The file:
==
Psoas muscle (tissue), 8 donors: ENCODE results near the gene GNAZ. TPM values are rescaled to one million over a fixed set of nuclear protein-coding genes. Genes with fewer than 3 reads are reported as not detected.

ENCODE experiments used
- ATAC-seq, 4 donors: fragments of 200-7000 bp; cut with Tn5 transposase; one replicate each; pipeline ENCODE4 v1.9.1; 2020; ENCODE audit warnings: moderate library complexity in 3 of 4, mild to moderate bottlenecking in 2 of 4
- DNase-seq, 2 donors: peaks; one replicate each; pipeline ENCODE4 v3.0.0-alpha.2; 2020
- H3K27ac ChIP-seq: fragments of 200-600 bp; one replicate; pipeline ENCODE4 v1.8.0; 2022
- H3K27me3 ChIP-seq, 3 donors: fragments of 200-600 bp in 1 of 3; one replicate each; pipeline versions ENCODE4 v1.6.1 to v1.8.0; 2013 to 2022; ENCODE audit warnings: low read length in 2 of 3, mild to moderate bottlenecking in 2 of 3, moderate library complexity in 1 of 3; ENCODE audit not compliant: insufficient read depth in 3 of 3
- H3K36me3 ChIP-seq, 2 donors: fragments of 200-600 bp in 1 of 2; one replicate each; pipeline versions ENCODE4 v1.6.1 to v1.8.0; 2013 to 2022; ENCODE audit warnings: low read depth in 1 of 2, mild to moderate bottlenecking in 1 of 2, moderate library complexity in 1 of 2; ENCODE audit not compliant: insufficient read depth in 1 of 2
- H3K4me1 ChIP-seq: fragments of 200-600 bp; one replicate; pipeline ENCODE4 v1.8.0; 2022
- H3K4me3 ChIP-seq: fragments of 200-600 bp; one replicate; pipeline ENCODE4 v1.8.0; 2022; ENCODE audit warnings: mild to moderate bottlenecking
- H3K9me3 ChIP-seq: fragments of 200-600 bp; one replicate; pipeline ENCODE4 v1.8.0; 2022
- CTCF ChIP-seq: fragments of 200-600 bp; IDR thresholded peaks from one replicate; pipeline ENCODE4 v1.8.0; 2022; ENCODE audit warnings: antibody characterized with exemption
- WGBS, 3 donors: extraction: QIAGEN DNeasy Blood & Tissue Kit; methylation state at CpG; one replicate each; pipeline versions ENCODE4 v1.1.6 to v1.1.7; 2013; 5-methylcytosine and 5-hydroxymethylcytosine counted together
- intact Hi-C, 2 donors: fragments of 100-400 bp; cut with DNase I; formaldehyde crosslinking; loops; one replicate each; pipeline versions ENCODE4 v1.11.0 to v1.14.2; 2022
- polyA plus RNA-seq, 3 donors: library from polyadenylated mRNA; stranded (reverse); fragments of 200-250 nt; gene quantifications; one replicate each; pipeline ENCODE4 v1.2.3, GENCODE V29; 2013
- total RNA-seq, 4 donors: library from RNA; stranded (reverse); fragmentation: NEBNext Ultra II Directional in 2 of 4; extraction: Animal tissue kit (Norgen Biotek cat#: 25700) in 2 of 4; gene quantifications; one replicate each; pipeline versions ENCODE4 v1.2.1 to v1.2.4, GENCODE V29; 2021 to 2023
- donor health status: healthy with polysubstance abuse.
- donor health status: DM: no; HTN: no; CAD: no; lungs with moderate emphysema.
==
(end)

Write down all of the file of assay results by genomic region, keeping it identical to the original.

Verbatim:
Psoas muscle (tissue), 8 donors: ENCODE results near the gene GNAZ. TPM values are rescaled to one million over a fixed set of nuclear protein-coding genes. Genes with fewer than 3 reads are reported as not detected.

ENCODE experiments used
- ATAC-seq, 4 donors: fragments of 200-7000 bp; cut with Tn5 transposase; one replicate each; pipeline ENCODE4 v1.9.1; 2020; ENCODE audit warnings: moderate library complexity in 3 of 4, mild to moderate bottlenecking in 2 of 4
- DNase-seq, 2 donors: peaks; one replicate each; pipeline ENCODE4 v3.0.0-alpha.2; 2020
- H3K27ac ChIP-seq: fragments of 200-600 bp; one replicate; pipeline ENCODE4 v1.8.0; 2022
- H3K27me3 ChIP-seq, 3 donors: fragments of 200-600 bp in 1 of 3; one replicate each; pipeline versions ENCODE4 v1.6.1 to v1.8.0; 2013 to 2022; ENCODE audit warnings: low read length in 2 of 3, mild to moderate bottlenecking in 2 of 3, moderate library complexity in 1 of 3; ENCODE audit not compliant: insufficient read depth in 3 of 3
- H3K36me3 ChIP-seq, 2 donors: fragments of 200-600 bp in 1 of 2; one replicate each; pipeline versions ENCODE4 v1.6.1 to v1.8.0; 2013 to 2022; ENCODE audit warnings: low read depth in 1 of 2, mild to moderate bottlenecking in 1 of 2, moderate library complexity in 1 of 2; ENCODE audit not compliant: insufficient read depth in 1 of 2
- H3K4me1 ChIP-seq: fragments of 200-600 bp; one replicate; pipeline ENCODE4 v1.8.0; 2022
- H3K4me3 ChIP-seq: fragments of 200-600 bp; one replicate; pipeline ENCODE4 v1.8.0; 2022; ENCODE audit warnings: mild to moderate bottlenecking
- H3K9me3 ChIP-seq: fragments of 200-600 bp; one replicate; pipeline ENCODE4 v1.8.0; 2022
- CTCF ChIP-seq: fragments of 200-600 bp; IDR thresholded peaks from one replicate; pipeline ENCODE4 v1.8.0; 2022; ENCODE audit warnings: antibody characterized with exemption
- WGBS, 3 donors: extraction: QIAGEN DNeasy Blood & Tissue Kit; methylation state at CpG; one replicate each; pipeline versions ENCODE4 v1.1.6 to v1.1.7; 2013; 5-methylcytosine and 5-hydroxymethylcytosine counted together
- intact Hi-C, 2 donors: fragments of 100-400 bp; cut with DNase I; formaldehyde crosslinking; loops; one replicate each; pipeline versions ENCODE4 v1.11.0 to v1.14.2; 2022
- polyA plus RNA-seq, 3 donors: library from polyadenylated mRNA; stranded (reverse); fragments of 200-250 nt; gene quantifications; one replicate each; pipeline ENCODE4 v1.2.3, GENCODE V29; 2013
- total RNA-seq, 4 donors: library from RNA; stranded (reverse); fragmentation: NEBNext Ultra II Directional in 2 of 4; extraction: Animal tissue kit (Norgen Biotek cat#: 25700) in 2 of 4; gene quantifications; one replicate each; pipeline versions ENCODE4 v1.2.1 to v1.2.4, GENCODE V29; 2021 to 2023
- donor health status: healthy with polysubstance abuse.
- donor health status: DM: no; HTN: no; CAD: no; lungs with moderate emphysema.